Before the election this past November, and up until the inauguration in January, I deactivated my Twitter account and abandoned my Facebook account of almost ten years. I was worn out and depressed by the negativity I saw every time I scrolled through my phone or logged into a computer, and I hated social media for the mess of trolls and hate-filled people it seemed to produce, and for the friends of mine I saw cut down, harshly disregarded, silenced by underhanded insults, and even in some cases threatened.Main Image:
Question: How do we oppose a Trump war?
Answer: In every possible way.
I've spent the last 24 hours hearing about the "Mother of all Bombs" that blew up in Afghanistan, a piece of hardware that costs as much as a Michigan city's water budget. It disgusts me as an American taxpayer that I'm responsible. Most of my fellow Americans feel the same way: we stand with the innocent victims of this bomb attack, not with its perpetrator.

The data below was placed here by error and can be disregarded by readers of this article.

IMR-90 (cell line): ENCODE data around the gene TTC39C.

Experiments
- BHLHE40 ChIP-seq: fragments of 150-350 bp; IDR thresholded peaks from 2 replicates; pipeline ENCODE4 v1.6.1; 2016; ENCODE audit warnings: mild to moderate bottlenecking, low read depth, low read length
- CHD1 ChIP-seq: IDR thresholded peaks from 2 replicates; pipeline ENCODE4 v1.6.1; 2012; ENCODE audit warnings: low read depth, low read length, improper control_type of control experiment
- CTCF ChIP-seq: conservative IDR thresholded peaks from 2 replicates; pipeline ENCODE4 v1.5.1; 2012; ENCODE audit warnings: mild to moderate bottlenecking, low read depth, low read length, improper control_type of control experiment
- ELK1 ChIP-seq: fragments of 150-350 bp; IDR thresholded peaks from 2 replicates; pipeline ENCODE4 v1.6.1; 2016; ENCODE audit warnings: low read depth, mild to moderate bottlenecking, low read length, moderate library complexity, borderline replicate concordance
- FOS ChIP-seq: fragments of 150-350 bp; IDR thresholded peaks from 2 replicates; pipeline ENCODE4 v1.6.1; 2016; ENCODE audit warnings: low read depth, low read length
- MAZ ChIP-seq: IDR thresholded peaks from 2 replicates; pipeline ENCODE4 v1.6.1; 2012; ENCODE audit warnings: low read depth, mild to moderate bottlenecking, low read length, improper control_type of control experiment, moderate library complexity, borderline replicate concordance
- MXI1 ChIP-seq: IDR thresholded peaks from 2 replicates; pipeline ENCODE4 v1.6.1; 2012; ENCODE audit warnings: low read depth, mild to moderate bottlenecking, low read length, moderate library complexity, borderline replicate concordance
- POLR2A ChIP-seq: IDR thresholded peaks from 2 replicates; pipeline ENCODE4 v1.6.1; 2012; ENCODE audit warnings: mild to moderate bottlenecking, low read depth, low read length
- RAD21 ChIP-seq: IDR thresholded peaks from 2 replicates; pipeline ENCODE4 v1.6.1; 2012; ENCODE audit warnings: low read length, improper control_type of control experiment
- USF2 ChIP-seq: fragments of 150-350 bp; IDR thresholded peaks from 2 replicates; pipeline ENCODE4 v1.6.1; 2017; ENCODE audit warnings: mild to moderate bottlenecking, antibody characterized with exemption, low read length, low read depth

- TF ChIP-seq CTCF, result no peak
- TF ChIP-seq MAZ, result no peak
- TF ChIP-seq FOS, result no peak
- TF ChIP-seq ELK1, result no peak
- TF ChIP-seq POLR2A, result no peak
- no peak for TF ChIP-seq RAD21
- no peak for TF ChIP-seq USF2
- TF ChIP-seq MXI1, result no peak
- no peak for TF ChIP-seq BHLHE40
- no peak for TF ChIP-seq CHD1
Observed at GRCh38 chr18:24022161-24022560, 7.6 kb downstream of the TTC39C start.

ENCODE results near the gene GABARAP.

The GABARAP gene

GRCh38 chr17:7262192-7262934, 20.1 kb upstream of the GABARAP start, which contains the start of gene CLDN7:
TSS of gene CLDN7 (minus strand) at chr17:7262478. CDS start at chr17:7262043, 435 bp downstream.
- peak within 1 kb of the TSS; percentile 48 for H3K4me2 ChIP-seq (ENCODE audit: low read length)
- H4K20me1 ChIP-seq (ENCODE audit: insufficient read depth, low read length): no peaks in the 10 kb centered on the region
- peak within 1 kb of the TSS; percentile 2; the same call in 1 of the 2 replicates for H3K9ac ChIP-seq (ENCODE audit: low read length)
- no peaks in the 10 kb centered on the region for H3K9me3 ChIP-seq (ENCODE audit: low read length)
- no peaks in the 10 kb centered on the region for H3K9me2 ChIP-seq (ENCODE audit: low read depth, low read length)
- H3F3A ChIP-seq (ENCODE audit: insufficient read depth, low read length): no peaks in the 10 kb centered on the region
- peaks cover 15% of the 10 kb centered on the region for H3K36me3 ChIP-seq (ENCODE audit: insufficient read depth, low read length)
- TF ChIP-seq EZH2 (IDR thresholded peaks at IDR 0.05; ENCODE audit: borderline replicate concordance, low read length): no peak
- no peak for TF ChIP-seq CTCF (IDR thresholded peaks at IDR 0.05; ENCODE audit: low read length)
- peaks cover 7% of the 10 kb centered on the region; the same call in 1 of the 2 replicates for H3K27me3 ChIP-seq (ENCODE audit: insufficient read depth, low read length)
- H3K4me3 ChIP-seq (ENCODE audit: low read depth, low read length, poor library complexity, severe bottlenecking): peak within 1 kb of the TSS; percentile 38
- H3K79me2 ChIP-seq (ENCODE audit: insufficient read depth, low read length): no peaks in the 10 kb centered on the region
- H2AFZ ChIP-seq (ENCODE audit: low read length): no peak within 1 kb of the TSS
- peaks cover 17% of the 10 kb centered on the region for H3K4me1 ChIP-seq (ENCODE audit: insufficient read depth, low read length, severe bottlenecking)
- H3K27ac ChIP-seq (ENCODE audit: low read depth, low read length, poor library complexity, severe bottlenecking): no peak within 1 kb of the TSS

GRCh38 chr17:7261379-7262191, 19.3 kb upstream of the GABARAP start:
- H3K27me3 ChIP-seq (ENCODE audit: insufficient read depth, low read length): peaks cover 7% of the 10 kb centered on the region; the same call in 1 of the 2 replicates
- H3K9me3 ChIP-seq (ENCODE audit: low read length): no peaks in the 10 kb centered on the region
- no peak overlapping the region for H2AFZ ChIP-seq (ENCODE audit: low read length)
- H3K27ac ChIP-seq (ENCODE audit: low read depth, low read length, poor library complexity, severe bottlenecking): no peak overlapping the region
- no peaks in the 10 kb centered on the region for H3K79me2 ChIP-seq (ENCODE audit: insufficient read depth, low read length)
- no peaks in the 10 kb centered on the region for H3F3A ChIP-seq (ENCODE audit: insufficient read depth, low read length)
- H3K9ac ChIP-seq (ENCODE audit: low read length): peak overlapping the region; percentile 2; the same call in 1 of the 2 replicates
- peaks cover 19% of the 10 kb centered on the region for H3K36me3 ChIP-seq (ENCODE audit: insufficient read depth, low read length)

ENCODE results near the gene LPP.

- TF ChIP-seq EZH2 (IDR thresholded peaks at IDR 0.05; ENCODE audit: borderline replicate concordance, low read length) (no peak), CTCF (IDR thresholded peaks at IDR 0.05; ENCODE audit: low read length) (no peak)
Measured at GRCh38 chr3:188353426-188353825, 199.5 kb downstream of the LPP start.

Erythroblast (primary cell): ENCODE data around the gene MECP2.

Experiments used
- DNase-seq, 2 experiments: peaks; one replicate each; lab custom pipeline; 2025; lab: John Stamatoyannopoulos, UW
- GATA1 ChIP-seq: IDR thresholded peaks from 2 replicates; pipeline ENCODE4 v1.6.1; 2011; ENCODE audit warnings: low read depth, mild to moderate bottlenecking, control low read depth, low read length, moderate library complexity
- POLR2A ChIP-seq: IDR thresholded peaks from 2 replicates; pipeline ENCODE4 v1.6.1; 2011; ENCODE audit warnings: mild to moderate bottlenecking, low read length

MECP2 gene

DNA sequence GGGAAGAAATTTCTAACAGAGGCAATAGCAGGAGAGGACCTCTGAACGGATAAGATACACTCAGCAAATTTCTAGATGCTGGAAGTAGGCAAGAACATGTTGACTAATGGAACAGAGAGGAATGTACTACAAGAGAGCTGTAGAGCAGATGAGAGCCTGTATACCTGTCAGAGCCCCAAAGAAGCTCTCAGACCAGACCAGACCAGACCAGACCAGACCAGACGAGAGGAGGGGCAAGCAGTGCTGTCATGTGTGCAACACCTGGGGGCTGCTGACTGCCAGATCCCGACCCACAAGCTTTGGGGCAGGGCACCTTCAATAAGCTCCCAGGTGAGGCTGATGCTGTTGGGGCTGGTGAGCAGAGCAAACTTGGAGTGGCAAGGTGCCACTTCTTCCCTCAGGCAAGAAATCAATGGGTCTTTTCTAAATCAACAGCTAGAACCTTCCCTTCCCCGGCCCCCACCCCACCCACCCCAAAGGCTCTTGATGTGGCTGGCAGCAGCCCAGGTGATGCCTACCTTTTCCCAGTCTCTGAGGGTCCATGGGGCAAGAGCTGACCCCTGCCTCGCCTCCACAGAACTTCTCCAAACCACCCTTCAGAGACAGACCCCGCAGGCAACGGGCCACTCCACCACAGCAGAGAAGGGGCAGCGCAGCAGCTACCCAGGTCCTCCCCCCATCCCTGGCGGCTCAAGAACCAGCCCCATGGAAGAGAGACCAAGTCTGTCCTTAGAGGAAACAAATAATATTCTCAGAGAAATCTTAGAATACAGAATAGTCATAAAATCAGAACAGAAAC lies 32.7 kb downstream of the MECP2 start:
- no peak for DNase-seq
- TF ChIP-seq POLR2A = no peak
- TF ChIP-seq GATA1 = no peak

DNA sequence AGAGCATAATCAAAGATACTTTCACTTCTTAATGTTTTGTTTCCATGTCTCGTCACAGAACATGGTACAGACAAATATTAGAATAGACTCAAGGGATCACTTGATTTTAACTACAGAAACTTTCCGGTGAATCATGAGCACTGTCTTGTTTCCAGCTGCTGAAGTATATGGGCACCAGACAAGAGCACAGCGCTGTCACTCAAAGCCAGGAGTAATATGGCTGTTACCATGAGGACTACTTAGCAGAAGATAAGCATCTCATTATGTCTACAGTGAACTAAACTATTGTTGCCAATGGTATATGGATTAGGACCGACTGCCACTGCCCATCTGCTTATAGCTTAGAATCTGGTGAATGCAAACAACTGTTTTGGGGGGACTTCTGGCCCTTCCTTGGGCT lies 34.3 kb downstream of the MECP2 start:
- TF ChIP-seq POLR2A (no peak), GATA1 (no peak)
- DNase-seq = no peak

"Born in the 1970s, I was brought up to "Buy the World A Coke", prevent forest fires, Give a Hoot. I recited The Pledge of Allegiance where "One nation under God" was never questioned. My early years spanned from Sesame Street to The Brady Bunch and my Charlie's Angels lunchbox. Later, I'd want my MTV, Say No! To Drugs and get my morals from Afterschool Specials. I was being taught from an early age to be a pacifist."
Here are the reasons why we can never, and will never, place our trust in Donald Trump as military leader in any operation.
War and Peace (which is not very difficult to read, once you understand that it's a couple of bittersweet love stories wrapped around the Napoleonic Wars) is the voice of an invaded land defying a pompous tyrant. No book is more relevant for the USA in 2017.
Protest or politics: it's not an either/or. Sure, we need effective action from our political leaders, but that does NOT mean public protest is a waste of time. For most of us, it's the streets or oblivion. We choose the streets.Main Image: